By Kim Boram
SEOUL, March 16 (Yonhap) -- Kim Ju-yeon, a 36-year old office worker, lives in the room that she lived in as a teenager in Hanam city on the eastern outskirts of Seoul. In the next room, her younger brother, who graduated from university in February, is in residence, while her parents live in the master room.
Every month, she gives some money to her mother and father, who retired several years ago, but she does not pay for rent or food. Rather, she receives the "full service" of laundry, meals and a bed to sleep in from her mother, just as she has all her life.
Kim had dreams of having a trendy apartment to which she could invite friends for cool parties and later on of getting married and having children of her own.
But the reality is rather different in South Korea, where youngsters have been struggling with unemployment and low pay stemming from chronic sluggish economic growth.
She gave up her dream some time ago and decided to remain within her parents' protective "nest" until she is ready. As a means of compensating for not living her life as planned, she goes on overseas trips two or three times a year and enjoys shopping whenever she has the time and money.
"I'm so used to living here with the whole family, and the cat. I don't think I can live alone," said Kim. "If I move out, I couldn't afford the rent and other expenses."
Meanwhile, her friend Choi Jung-in, a clinical psychologist, moved back to her parents' house in Hanam two years ago, bringing years of unforgettable "independence" in Seoul to an end.
The decision was solely a financial one.
She had to spend at least 1 million won (US$940) per month on fixed outlays, including 600,000 won in rent for a tiny studio in Jamsil, western Seoul. But now, she needs only pay for the bus tickets to commute, and she actually thinks she is eating better and enjoying a healthier lifestyle.
"I had to manage my money carefully. Setting aside rent and living costs first and having cash left for clothes and going out," she said. "It was hard to save money. It cost too much."
Like Kim and Choi, there are plenty of people in South Korea who have either never ventured from their parents' home or have moved back home in the face of reality.
One of the main contributing factors has been a tightened job market for young people that is making it harder for many to attain economic independence from their parents.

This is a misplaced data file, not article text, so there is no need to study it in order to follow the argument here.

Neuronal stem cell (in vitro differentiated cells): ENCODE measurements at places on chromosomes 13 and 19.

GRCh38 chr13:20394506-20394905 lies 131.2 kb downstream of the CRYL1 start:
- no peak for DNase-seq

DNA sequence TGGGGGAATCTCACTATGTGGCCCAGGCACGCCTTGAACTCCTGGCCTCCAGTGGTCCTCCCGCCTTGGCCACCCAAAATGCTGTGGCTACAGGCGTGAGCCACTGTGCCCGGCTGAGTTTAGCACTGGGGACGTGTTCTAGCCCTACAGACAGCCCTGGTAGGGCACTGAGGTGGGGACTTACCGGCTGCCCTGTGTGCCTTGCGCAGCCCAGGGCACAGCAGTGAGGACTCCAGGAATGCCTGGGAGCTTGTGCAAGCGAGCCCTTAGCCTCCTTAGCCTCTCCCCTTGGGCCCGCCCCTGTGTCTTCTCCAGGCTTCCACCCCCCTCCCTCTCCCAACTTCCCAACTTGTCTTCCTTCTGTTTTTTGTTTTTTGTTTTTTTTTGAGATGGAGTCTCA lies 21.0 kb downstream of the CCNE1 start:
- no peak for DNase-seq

At the end of 2017 while in the grip of weak growth, Asia's fourth-largest economy witnessed the unemployment rate for young people between 15 and 29 years of age reach 9.2 percent, nearly three times higher than the overall jobless rate of 3.3 percent.
As it is getting more difficult for youngsters to be financially well off, they are forced to stay with their parents and even receive financial support from them.
According to a survey by Shinhan Bank, a leading lender in the country, 45.6 percent of 1,636 unmarried thirtysomethings live with their parents. The excessively high cost of living away from home was blamed by 39.2 percent for this arrangement, while 33.4 said they are temporarily living at home to save money.
A separate report by the Hyundai Research Institute showed a whopping 81.9 percent of youngsters who are paid less than 1 million won per month live with their parents.
At the same time, years of a low interest rates and real estate boom have led to higher housing prices, making it even harder for young people to find their own homes.
"It takes some time for young people to get jobs due to the tightened job market and financial burdens like student loans," said Hong Joon-pyo, a senior analyst at Hyundai Research Institute.
Moreover, as young people no longer consider starting a family and having their own place as normal rite of passage, South Korea has seen a growing trend towards marrying later or not at all.
The number of people tying the knot here has been on a steady decline for years. It was 302,800 in 2015, 281,700 in 2016, and was as low as 264,500 last year, according to separate data from Statistics Korea.
As a result of so-called "parasite singles," or the "boomerang generation," South Korean parents actually have to postpone their post-retirement life of freedom and keep working to care their adult kids. At the same time, they are increasingly obliged to look after their sick elderly parents due to the rapidly aging population.
A report by the private Mirae Asset Retirement Institute showed that about 34.5 percent of 2,001 people surveyed in their 50s and 60s are burdened with the responsibilities of caring for their children and their aged parents at the same time.
Social experts say such social developments are not only bad for young people but also their parents, who themselves are caught in a "double care" trap, and that these changes can bring about a host of unexpected consequences that may further pose challenges for the country.
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